Updated Texas Telemedicine Standards. As a result of the changes highlighted above, Texas telemedicine standards are now closer to those in other states throughout the country. Texas law now permits providers to treat patients and prescribe medication from remote locations using approved telemedicine modalities, and holds providers treating patients via telemedicine to an in-person standard of care.
The Teladoc Litigation is Resolved. The revisions to the Texas Medical Board’s telemedicine regulations resolved the underlying disagreement between the Board and Teladoc by enabling physicians in Texas to treat patients via telemedicine without first having a face-to-face consultation. As a result, Teladoc withdrew its federal antitrust suit against the TMB on November 29, 2017.
Telemedicine Parity for Coverage, not Payment. Texas law prohibits payers from rejecting claims for services provided via telemedicine that would be reimbursed if provided through other means, but allows them to pay different amounts for such services.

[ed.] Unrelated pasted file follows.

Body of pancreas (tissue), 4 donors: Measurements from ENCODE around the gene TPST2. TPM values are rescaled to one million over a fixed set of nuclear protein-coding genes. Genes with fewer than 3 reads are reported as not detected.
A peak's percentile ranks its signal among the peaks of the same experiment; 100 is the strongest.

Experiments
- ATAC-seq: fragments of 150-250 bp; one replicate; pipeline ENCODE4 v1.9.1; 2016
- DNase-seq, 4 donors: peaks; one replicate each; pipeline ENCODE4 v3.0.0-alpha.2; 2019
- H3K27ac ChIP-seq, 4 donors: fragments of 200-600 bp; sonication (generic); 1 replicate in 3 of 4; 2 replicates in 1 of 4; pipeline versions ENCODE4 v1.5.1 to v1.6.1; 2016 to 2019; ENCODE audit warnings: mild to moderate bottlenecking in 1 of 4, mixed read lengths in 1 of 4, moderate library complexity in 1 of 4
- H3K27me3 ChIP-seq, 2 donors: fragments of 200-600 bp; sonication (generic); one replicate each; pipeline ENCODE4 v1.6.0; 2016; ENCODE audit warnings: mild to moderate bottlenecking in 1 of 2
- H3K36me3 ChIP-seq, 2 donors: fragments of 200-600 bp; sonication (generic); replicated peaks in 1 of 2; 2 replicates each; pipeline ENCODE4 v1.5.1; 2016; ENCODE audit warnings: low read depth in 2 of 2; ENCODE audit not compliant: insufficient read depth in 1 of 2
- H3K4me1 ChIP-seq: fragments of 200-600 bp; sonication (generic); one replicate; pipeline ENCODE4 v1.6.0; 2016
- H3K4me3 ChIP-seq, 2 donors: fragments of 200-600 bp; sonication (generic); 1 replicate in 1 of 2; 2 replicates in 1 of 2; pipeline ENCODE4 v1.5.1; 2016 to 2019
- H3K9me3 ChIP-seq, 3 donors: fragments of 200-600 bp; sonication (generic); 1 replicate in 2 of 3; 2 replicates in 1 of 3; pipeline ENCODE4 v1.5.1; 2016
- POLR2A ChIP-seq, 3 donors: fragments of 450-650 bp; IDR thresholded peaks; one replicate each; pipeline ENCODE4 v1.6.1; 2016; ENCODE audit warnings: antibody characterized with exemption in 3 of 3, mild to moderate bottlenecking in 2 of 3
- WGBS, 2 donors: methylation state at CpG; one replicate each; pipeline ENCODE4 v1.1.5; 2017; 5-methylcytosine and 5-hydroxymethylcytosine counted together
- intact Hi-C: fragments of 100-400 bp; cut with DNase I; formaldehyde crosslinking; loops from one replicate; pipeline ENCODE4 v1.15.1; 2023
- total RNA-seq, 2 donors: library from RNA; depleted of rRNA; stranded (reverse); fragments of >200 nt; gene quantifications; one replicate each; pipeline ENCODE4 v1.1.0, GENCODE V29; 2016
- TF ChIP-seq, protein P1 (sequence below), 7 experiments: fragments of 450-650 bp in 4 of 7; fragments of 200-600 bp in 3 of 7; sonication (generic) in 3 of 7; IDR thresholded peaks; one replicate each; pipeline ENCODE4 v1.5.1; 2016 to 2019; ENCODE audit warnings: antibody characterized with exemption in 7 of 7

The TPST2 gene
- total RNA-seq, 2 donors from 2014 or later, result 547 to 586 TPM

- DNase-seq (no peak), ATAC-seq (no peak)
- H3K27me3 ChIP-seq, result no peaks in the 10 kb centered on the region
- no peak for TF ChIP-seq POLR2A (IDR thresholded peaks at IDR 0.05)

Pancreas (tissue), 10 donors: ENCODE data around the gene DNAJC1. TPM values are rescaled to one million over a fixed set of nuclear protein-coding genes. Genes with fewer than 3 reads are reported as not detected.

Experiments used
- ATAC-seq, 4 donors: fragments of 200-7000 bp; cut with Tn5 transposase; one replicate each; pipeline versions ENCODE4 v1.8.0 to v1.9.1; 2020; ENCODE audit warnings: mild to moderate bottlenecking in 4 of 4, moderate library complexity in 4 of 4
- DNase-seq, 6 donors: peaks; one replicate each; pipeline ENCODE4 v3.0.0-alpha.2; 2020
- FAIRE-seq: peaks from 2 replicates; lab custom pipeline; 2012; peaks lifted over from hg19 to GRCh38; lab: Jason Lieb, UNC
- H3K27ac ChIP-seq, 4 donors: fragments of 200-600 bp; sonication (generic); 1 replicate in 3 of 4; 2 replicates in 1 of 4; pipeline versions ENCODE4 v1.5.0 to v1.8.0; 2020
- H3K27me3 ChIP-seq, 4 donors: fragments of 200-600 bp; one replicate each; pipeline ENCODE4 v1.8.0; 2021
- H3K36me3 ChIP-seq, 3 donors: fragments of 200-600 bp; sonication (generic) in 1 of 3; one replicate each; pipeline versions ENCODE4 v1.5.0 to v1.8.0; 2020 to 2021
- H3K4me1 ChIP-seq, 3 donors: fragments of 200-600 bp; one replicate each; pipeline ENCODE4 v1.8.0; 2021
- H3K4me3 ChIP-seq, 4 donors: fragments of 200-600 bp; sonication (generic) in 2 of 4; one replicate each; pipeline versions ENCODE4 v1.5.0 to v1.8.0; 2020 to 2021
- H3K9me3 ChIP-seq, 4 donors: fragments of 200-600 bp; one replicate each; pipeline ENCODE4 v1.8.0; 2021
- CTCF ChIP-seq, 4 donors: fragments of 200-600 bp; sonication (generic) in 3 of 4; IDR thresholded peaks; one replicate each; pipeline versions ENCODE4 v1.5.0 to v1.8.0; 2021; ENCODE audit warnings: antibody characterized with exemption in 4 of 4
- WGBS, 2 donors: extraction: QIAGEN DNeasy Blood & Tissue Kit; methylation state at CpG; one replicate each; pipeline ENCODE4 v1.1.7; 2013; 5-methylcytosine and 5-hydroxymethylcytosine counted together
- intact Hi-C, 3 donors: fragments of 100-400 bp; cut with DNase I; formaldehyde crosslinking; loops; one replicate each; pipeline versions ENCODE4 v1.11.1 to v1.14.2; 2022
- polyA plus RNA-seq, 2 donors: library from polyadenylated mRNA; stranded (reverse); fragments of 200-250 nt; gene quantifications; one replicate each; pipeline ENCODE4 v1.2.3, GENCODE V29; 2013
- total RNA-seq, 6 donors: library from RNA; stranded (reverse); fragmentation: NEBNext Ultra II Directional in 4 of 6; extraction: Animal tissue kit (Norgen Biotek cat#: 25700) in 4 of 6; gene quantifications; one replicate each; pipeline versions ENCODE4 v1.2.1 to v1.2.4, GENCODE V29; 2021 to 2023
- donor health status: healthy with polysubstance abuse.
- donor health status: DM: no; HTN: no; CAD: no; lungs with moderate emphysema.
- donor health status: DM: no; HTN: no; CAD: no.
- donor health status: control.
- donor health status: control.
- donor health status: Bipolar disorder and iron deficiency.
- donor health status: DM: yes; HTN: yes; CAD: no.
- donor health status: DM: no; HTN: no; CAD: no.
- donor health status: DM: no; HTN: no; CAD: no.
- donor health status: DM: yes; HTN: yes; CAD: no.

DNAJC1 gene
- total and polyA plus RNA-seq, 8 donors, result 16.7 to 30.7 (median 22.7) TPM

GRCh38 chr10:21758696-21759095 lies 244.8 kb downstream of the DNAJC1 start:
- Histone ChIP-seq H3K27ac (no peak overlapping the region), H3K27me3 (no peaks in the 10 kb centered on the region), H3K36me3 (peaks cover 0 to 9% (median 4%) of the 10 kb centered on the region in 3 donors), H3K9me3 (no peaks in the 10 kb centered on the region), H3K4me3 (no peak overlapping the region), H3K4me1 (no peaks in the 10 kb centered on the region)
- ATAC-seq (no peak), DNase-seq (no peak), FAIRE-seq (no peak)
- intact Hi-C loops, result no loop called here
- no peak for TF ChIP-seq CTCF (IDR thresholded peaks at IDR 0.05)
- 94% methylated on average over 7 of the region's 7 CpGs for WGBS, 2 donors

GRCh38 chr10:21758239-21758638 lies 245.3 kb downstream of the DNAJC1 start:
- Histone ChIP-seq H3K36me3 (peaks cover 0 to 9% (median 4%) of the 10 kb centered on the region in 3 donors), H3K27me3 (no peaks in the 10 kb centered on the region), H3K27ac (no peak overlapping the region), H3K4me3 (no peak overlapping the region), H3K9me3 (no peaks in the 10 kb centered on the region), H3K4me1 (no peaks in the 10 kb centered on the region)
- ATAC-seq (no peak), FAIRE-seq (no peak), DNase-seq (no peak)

Texas Medicaid Reimbursement. Texas Medicaid is preparing to expand its reimbursement of telemedicine services.
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Hooper, Lundy & Bookman’s attorneys will continue monitoring state and federal telemedicine developments that impact healthcare providers and suppliers, including healthcare technology issues, Medicare, Medicaid and commercial reimbursement, hospital and health system operations, fraud and abuse and enforcement, and compliance.
For further information, please contact: Jeremy Sherer in Boston at 617.532.2705, Hope Levy-Biehl in Los Angeles at 310.551.8140, Jennifer Hansen in San Diego at 619.744.7310, Stephen Phillips or Paul Smith in San Francisco at 415.875.8500, or Robert Roth in Washington, D.C. at 202.580.7701.